For most of the life of electronic/electrical communication, the primary method of communication
has been the telephone. As a result, there exists a network
of cables and connection throughout the
world that dwarfs the Internet in both number of connections and miles of wire. Wouldn't it be
wonderful if we could take advantage of the already existing network? Well, we can. This comes to us
in the form of a system called Integrated Services Digital Network, or ISDN.
ISDN is one of
the fastest growing technologies, particularly in Europe. Local telephone companies are offering it
as a replacement (or addition) to conventional telephone lines. Until recently, the German phone
company was offering cash incentives for businesses and private individuals to switch to ISDN.
primary benefit (at least to most end users) is that you can simultaneously send data across the
same lines as your phone. For example, while you are speaking to a customer, you can be faxing them
the spec sheets on your latest product across the same phone line. Although such
functionality for both partners requires ISDN
connections on both ends, your phone could be talking
to their conventional phone and your fax could be talking to their conventional fax. However, from
your office to the phone company is a single telephone connection.
If both sides are using
ISDN, they need to be communicating in a fashion similar to a network
(like with TCP/IP or IPX/SPX).
Therefore, both sides know who is calling. Image getting a call from a customer and having your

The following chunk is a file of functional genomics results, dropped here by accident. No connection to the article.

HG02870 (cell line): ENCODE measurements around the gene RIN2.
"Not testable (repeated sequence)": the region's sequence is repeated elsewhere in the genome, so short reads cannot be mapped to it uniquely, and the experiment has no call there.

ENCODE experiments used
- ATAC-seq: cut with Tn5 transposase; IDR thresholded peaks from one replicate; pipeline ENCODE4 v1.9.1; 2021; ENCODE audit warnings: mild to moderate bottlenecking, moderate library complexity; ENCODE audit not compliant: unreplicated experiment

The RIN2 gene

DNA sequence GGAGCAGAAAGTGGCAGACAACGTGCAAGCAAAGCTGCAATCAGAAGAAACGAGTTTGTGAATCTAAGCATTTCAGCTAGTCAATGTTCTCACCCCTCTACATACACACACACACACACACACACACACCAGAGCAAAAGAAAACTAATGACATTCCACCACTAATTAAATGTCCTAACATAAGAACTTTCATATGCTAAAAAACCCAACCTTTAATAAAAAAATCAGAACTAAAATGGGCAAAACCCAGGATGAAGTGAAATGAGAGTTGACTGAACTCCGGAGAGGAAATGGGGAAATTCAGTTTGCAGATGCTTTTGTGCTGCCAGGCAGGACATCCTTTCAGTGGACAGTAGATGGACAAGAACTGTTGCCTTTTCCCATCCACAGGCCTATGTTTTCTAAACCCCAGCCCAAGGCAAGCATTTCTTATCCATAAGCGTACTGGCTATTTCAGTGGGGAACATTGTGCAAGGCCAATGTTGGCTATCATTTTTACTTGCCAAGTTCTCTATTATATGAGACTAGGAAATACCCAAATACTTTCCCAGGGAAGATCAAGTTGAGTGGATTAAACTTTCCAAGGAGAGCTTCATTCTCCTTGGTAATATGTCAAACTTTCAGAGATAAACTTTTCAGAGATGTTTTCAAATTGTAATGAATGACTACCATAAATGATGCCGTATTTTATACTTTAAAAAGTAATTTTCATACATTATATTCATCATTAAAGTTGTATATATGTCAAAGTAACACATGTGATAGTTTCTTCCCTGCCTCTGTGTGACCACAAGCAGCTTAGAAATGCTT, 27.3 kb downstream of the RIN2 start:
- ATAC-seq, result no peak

database automatically call up the record on that customer, even before you pick up the phone! This
ability to integrate all these different services from voice to fax to data communication gives ISDN
The key concept in ISDN
is the idea of a digital data pipe
between the end device
and the service provider. Note that I didn't say between the two participants. This allows the
service provider (the phone company) to switch between the ISDN
connection on one side to the analog connection on the other. At the receiving end (your office) will
be something similar to a switch box. As the packets come in from the service provider, this switch box
will route the packets to the
appropriate device. Each device is set with a particular ID number. This works conceptually the same way as SCSI IDs.
As of this writing, three types of connections have been standardized. The
first is often referred to as the "basic" rate as it provides the necessary service for basic users
such as homes and small businesses. This provides two 64 kbps channels for voice or data and one
channel for "out-of-band" signaling. In some cases, you could use these two channels simultaneously
and get 128 kbps. However, this would be considered two phone calls.
The "primary" service
provides 23 voices or data channels, instead of just two. In Europe, this is increased to 30
channels. The third type provides a 4 KHz analog phone channel along with a 8 or 16 kbps data
channel. This allows you to use your old analog phone along side the new ISDN
is not just for data communication. As I mentioned the German phone company subsidized the transfer
from the old analog system to ISDN.
I have an ISDN connection at home. Using the same wires as my
old phone line, the ISDN
line comes into a telecommunications box, which converts the signal so that
my normal analog phones can work.
ISDN support is provided by isdn4linux, which is a set of
kernel modules. The main module (isdn) communicates with the driver for the particular card. As of
this writing, there is a limited number of cards that are supported. However, many cards are
supported that don't have "official" drivers for them. For example, the AVM A1 (Fritz) card
is supported using the Teles driver. For more information, check out the /pub/isdn4linux directory
on ftp.franken.de. This not only has many of the drivers, but also a very extensive
If you have a 2-0 or later kernel,
then you are in luck. ISDN
support is included by
default. When you run 'make config', you are prompted to incldue/activate it along with several different
options. There are only a few cards mentioned by name. However, I know that many other cards will work
with the drivers that are included.